Although many people want to add value to their new homes by installing new features and top of the range appliances and fixtures, if this isn’t in your immediate budget, it’s better to settle for something more reasonable.

Renovating a property can take some time and often there are more unforeseen expenses when you get into the project. For this reason, planning and sticking to that plan is essential.

Risk involved in renovating

All too often people start a renovation project only to run out of funds half way through. Often, they will approach their lender for a loan extension, but where they’re unsuccessful they have to go to a different non-conforming lender who will allow them to borrow, but charge exorbitant interest rates. The loan can be so large that selling the property once completed, is the only option available.

If the property requires a lot of work, it may be harder to get a loan. However, it’s best to fill in our free assessment form or speak to one of our expert mortgage brokers on 1300 889 743 so they can assist you in applying to ensure that you maximise your chances of approval.

Tips for renovating

If you’re thinking of borrowing to renovate, some general things to remember will ensure that the renovation goes smoothly:

  • You can still find some properties that will sell cheaper and only require minor repairs. This will save you money and will still add value to the property.
  • Make sure that you get planning permission or check with your local council about requirements if you plan to make large structural changes to the property.
  • If you’re renovating to sell in the near future, you want to think about adding in additional extras that will increase value to your house, but without large costs, such as quality flooring and appliances.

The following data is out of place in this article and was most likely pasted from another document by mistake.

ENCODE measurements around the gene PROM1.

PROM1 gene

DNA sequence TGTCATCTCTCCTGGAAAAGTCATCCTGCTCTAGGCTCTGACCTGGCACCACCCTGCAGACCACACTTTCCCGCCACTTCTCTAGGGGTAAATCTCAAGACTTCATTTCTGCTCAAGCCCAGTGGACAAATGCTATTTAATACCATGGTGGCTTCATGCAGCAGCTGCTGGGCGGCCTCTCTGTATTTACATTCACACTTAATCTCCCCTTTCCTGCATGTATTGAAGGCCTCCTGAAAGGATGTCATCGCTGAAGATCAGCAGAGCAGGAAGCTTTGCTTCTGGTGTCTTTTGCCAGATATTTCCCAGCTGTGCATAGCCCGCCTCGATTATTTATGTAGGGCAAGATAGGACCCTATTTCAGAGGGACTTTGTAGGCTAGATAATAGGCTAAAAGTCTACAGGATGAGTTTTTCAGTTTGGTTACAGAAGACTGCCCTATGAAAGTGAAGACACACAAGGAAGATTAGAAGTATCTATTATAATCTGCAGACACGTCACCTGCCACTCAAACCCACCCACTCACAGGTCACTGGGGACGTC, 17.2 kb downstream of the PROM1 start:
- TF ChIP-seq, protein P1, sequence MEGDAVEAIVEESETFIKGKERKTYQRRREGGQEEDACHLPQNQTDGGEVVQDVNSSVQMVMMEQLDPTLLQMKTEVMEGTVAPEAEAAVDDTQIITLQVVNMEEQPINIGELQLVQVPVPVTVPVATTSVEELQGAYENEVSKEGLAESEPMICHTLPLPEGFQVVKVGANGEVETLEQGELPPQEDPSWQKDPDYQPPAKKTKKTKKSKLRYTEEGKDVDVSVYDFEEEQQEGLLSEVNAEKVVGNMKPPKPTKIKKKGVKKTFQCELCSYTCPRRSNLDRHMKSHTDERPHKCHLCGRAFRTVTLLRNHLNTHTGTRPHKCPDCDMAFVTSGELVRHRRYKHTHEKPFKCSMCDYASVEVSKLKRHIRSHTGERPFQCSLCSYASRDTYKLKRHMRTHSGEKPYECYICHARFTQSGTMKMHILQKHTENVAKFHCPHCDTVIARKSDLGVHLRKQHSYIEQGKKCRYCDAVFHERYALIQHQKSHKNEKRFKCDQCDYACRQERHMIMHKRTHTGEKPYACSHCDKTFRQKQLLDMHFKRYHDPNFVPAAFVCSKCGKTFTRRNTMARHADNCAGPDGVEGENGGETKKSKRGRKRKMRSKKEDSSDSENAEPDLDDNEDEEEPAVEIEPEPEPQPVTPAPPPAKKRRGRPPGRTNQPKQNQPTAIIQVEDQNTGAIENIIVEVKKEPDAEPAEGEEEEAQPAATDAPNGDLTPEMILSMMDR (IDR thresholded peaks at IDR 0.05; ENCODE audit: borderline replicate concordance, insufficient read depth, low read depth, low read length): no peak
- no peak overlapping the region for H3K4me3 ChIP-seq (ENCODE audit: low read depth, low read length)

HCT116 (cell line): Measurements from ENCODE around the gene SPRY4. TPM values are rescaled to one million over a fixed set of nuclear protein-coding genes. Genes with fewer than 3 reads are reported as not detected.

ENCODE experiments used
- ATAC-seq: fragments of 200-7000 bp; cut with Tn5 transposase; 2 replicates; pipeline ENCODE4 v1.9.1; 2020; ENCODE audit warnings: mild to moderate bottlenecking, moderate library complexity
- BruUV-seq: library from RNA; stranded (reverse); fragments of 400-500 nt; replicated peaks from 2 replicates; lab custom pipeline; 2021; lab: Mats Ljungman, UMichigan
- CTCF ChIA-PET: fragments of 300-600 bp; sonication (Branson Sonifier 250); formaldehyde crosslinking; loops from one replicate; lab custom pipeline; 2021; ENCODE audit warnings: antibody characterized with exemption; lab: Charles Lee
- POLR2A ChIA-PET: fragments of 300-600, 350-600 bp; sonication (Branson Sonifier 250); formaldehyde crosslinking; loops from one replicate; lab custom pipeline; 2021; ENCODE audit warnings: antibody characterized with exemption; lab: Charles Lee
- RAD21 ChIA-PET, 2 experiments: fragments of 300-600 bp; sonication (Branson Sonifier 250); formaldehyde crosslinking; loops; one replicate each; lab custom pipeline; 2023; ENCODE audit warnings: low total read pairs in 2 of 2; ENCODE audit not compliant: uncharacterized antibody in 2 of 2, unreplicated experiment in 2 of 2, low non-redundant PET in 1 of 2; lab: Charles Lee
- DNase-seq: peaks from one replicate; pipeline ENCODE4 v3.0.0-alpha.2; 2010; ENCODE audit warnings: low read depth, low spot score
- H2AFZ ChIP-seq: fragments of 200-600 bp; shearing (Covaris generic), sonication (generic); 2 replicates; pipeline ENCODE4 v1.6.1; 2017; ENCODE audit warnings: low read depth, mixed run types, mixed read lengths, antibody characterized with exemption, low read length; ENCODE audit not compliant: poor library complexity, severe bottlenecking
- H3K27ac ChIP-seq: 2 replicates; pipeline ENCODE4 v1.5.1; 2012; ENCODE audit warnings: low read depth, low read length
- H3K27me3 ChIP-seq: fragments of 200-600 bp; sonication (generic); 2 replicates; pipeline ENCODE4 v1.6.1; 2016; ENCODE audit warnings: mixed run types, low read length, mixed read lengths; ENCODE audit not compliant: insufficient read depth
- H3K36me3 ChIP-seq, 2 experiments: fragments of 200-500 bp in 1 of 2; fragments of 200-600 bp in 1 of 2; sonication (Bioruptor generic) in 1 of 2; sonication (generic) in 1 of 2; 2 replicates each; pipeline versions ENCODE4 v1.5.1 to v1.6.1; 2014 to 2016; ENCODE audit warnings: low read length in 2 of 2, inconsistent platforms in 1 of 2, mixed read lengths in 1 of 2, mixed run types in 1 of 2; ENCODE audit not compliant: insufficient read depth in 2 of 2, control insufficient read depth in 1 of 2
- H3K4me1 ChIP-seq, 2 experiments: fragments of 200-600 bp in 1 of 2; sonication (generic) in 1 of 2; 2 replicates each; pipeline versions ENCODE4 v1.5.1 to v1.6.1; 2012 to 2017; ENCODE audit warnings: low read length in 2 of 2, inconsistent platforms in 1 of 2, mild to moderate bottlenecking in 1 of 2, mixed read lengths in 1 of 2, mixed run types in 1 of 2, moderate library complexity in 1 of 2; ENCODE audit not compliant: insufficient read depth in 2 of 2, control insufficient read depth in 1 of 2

• Organise your finances and make sure you have a buffer in case anything goes wrong or you need for funds.

Apply for a renovation mortgage

Our mortgage brokers are experts in all types of construction loans, including home loans to renovate an existing home. Please call us on 1300 899 743 or complete our free assessment form and we will go through your options with you.

  • Samuel

    I’m planning to renovate my swimming pool. Can I get a renovation loan from the bank or should I ask for an increase on my existing mortgage?

  • Hi Samuel,

    It depends on how much equity you have in the property. You could refinance or increase your loan to get a cash out for the renovation on the property.

  • Hayley

    Hello, We’re toying with the idea of renting out our own home, renovating/making over our in-law’s house to include two separate ‘we-live-upstairs-you-live-downstairs’ dwellings. The idea being that we move in, pay an arranged amount in rent and free up some of our income for investing elsewhere, while providing widower in-law with some company, care and added income. Will the banks allow us to borrow to renovate a property that isn’t ours? NB: if required, we could arrange said in-law to go guarantor.
    Thank you!

  • Hi Hayley,

    Yes you’re right not every lender will accept this situation. We’ve got a couple of options:

    1. Borrow against your own property to renovate your in-law’s place. Depending on your equity this should be fine as long as we can prove you received a benefit from the transaction. As you will be living in your in-law’s place this can be used to prove a benefit.

    2. Borrow against your in-law’s place to renovate their property. Most lenders would require you to own part of their property to do this. This is a back up option if option 1 doesn’t work.

    A key point for your scenario is to make sure that you get home loan rates on your current property rather than investment property rates. This should be ok as you’re currently living there.

    Best of luck with your renovations!